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Taking Stock
Conflict Resolution
By Rizwan Ullah

Rizwan UllahConflicts and clashes have covered more space in the human history than peaceful avocations that led civilisation to a place where it stands today. Conflicts of various intensity and dimensions still haunt and in all probability still continue to be so as it is part of the ways of this gregarious being. But then there are means and ways for resolving conflicts and restoring peace and harmony which is the basic requirement for preserving the pace of progress in social life. However, the basic condition for peaceful resolution of conflicts is the will to do so with sincere intent. Without that will no amount of effort will succeed in resolving any conflict big or small and will be likely to run for generations which has been the practice and tradition of the tribal society. 

In the contemporary world human aspirations know no bounds and at the same time man has become extremely conscious of and curious about the slightest stir in any direction. So whenever a move is made for resolving any conflict it takes no time for the people concerned to realise whether the spirit for resolution is genuine or farcical, it is intended to solve an issue or for dressing it to gain time for deceitful purposes. Thus in any attempt to resolve a conflict the clarity of purpose and solemnity of intention are preconditions otherwise, all efforts will be wasteful.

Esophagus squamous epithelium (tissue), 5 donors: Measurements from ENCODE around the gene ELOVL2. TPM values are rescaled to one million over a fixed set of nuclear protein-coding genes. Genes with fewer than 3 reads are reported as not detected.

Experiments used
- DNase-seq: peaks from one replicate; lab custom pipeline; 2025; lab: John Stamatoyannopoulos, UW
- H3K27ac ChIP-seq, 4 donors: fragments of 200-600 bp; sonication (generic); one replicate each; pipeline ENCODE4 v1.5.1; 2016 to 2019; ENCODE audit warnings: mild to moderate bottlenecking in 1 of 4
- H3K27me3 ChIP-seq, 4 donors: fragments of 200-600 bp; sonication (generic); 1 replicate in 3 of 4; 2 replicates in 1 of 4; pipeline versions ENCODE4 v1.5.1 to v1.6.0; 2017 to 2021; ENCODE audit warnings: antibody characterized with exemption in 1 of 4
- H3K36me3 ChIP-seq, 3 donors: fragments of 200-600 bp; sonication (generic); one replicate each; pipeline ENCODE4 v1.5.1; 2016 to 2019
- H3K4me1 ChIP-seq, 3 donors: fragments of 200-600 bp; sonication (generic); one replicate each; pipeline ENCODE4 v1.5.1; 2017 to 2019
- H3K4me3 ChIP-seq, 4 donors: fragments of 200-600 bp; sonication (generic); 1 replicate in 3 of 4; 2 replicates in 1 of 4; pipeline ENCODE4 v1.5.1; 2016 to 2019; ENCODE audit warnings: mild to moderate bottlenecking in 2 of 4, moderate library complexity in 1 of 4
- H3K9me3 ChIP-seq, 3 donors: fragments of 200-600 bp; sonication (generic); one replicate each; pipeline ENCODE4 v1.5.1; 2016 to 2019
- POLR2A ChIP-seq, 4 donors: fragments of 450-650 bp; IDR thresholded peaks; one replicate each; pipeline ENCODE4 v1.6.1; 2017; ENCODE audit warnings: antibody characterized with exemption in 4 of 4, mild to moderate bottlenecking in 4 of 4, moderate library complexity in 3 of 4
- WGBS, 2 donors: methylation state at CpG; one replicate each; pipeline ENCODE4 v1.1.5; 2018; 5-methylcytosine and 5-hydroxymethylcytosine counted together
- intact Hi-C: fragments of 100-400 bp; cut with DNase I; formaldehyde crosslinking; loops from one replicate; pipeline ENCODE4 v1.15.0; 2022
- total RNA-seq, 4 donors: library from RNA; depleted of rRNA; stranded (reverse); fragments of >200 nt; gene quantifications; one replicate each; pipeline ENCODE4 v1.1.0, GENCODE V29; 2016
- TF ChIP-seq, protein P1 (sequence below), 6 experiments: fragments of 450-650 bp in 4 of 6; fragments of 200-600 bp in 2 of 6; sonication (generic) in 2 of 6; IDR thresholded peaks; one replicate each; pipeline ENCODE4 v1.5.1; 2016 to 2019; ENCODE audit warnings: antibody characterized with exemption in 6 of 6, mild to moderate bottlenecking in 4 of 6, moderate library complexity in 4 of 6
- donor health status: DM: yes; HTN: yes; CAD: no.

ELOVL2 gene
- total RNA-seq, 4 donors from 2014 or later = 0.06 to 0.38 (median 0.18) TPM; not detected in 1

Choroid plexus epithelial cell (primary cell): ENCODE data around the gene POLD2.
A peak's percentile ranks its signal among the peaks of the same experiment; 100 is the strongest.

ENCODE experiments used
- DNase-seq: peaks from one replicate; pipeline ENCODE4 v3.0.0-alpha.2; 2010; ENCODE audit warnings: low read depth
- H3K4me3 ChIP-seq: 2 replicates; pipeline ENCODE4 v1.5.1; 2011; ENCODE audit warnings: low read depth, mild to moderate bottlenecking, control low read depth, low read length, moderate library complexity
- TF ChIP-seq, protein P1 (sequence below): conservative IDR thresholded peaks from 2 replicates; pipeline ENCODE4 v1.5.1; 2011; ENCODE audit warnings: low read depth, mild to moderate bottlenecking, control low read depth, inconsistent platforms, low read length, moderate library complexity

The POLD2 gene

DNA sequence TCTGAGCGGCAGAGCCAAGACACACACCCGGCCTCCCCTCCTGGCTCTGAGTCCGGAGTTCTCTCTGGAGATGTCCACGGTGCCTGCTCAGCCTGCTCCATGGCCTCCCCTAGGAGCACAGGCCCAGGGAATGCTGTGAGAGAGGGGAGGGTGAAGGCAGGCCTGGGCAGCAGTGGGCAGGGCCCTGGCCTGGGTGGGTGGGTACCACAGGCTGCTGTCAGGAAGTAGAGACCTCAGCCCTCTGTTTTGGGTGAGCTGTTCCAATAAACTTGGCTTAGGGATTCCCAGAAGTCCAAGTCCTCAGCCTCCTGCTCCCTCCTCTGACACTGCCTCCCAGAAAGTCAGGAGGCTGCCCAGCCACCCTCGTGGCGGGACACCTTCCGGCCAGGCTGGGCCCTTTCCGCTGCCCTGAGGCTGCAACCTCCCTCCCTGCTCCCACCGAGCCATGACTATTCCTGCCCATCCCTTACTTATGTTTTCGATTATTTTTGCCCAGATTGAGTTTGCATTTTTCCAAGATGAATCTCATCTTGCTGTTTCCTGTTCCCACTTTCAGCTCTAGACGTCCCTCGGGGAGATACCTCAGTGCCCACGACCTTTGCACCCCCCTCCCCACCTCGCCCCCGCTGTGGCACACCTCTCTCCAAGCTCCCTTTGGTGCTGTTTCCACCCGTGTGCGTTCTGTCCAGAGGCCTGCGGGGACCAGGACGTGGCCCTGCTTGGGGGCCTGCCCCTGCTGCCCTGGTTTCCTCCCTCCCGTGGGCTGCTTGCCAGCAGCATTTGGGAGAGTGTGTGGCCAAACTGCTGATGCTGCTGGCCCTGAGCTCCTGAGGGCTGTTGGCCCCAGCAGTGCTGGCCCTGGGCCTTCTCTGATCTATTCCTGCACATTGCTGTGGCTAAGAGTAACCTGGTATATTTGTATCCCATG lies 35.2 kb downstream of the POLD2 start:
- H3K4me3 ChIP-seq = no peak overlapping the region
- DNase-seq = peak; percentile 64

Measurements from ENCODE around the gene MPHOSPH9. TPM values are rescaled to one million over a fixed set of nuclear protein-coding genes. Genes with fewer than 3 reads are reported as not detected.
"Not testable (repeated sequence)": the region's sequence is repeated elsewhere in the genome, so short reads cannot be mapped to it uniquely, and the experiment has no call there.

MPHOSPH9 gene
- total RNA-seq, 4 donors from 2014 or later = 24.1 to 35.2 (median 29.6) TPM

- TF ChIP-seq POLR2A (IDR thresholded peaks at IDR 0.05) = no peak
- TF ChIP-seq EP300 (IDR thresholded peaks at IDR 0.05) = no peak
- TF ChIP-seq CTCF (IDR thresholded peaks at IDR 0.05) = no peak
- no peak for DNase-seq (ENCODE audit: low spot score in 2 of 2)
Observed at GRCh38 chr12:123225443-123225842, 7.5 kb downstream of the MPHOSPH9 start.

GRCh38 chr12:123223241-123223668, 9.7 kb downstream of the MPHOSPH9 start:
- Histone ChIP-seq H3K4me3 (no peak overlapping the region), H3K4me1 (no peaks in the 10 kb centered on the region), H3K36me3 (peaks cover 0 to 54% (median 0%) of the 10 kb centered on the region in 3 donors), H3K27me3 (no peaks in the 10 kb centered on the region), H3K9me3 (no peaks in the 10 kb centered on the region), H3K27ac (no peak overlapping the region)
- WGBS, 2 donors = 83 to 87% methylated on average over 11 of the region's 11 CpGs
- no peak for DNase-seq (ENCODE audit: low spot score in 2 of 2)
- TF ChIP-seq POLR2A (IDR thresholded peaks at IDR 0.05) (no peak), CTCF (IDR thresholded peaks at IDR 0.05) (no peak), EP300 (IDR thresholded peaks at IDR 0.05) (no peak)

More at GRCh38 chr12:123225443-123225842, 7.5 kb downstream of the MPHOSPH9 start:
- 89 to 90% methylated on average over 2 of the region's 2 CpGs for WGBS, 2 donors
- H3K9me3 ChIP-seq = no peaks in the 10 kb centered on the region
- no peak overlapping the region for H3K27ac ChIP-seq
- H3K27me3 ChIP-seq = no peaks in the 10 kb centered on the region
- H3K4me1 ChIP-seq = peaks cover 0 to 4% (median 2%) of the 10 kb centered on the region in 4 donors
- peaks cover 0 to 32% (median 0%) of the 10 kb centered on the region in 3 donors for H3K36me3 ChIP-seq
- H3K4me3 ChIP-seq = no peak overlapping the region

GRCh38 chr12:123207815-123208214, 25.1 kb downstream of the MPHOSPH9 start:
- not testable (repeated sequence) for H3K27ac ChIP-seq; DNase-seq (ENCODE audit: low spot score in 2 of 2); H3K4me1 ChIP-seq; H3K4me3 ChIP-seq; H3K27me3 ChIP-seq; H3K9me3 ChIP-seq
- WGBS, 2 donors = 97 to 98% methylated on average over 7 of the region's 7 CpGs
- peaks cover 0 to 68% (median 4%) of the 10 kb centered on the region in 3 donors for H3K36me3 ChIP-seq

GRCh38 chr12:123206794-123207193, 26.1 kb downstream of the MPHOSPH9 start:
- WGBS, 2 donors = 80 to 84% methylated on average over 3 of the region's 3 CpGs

After this generalisation I am coming to a specific Indian situation. Here through a long process of propagated misconception an impression is almost indelibly imprinted that there is a permanent and insolvable conflict between Hindus and Muslims. Let me state it very clearly that there is no such thing as a permanent conflict between Hindus and Muslims. Even if it is assumed for a moment that there exists such a conflict then it will have to be admitted that any effort to resolve it will be a sham effort, sheer waste of time, rather befooling ourselves and it would be better to devote the time for doing something better and more useful. 

What has been alleged to be a sort of permanent Hindu-Muslim conflict is, in fact, a phenomenon, a chain of more or less similar events, having almost similar origins, with similar stages of development, in the more or less similar results with lesser or stronger intensity in terms of causalities and other losses. Such events have been happening and in all probability will continue to happen for the simple reason that the process of history has woven our society in a particular pattern with the element of conflict as an inalienable factor. Thus an event happening, say in the South, is immediately linked to a similar event, say in the North or elsewhere reviving all the memories of the past. Thus a continuity of conflict is shown by filling in some links.

Now speaking more specifically, take the instance of Gujarat events. A group of mischief makers were continually committing provocative acts against a minority. It was certain to reach a boiling point at some time or the other which it did at last engulfing wider areas, involving a large number of people and resulting in huge loss of life and property, all Indian after all.